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CLARK COUNTY, Ind. (WDRB) -- Two Jeffersonville residents paid their debt to society and then some with stays in jail long after their sentences ended.
It all started in drug court. Destiny Hoffman was sentenced to 48 hours in jail and Jason O'Connor to 30 days, but instead, both spent several months behind bars.
Now the question is -- who is at fault?
This could be a classic case of "the punishment not fitting the crime."
"They sent her down for a 48-hour sanction and to be held for an evaluation for review," said Jeffersonville attorney Nathan Masingo.
In August 2013, Masingo was Destiny Hoffman's court appointed public defender.
"And, they forgot about her," Masingo said.
Hoffman was part of the Clark County Drug Court program and ordered to serve two days in jail, even though she never tested positive for drugs.
"She had what they call a diluted screen," Masingo explained.
The problem is Hoffman remained locked up at the Clark County Jail for five months.
"A diluted screen can be many causes for and one of them is ingesting too much water. If you drink too much water, the test is going to show up as diluted," Masingo said.
As it turns out, Hoffman wasn't the only one.
"There were two participants in the Drug Court program who had been sentenced to serve a term of incarceration in the Clark County Jail," said Clark Co. Chief Deputy Prosecutor Jeremy Mull.
The second person was Jason O'Connor, who court records show was sentenced to 30 days in jail in June 2013.
"Apparently those individuals had served out the terms they were ordered to serve and were still in the jail even though several months had passed," Mull said.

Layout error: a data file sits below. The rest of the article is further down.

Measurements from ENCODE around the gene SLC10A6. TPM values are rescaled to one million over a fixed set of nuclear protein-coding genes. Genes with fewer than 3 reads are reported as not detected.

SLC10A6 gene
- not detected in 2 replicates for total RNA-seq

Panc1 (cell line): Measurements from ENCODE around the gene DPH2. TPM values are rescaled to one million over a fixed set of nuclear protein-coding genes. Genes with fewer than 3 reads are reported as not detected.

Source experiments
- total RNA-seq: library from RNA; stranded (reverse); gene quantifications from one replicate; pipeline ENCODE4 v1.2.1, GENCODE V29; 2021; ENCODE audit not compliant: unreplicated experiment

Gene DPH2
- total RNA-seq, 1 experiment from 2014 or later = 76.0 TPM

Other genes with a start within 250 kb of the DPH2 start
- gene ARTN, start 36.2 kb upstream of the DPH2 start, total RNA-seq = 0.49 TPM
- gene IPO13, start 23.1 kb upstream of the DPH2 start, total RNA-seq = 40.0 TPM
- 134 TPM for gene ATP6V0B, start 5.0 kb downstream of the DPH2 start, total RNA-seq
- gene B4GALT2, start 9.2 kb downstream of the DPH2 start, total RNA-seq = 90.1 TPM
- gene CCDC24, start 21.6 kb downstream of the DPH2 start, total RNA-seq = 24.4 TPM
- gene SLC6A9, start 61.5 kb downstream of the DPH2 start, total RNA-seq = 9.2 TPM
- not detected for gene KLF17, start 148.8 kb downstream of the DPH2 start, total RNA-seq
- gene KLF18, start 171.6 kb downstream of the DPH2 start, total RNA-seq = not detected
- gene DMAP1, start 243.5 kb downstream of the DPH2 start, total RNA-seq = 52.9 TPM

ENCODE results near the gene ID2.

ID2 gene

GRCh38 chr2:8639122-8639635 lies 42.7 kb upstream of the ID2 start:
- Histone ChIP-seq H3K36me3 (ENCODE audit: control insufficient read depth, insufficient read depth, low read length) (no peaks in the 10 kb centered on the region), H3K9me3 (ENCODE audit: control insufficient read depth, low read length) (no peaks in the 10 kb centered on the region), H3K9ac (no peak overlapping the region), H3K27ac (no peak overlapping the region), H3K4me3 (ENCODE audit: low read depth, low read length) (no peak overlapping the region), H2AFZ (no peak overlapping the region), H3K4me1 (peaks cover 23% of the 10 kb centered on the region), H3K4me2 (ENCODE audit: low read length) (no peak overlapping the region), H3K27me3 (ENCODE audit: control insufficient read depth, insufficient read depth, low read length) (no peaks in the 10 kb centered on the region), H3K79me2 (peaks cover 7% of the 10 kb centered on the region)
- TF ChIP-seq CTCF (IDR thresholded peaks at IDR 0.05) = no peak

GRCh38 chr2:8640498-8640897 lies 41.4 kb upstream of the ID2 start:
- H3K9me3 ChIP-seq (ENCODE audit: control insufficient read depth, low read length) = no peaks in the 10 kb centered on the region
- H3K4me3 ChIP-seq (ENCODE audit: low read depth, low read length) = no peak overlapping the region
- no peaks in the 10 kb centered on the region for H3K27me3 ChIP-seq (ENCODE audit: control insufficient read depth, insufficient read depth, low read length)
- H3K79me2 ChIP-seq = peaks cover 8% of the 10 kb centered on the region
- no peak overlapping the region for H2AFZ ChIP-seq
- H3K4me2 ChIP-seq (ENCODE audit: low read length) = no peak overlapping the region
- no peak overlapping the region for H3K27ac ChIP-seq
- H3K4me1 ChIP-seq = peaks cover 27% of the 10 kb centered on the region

This week, prosecutors were reviewing old cases and eventually released both Hoffman and O'Connor.
Now the question is -- how did it happen?
"All I can tell you is that it was brought to my attention that a court order was entered that ordered them incarcerated for a certain period of time, and then it said that they should be held pending order of the court or held pending an evaluation," Mull said.
Prosecutors admit there was never an order signed to have Hoffman or O'Connor released, but say that's the court's responsibility.
"It would be the function of the judge to sign orders releasing people from jail; prosecutors would not be able to do that," said Mull.
"That's the court's responsibility when they do that to let the jail know, hey, we're going to let this person go or we are going to set bond in this amount and that was just never done," Masingo said.
Hoffman is scheduled to meet with a civil attorney on Monday to talk about a possible lawsuit against Clark County.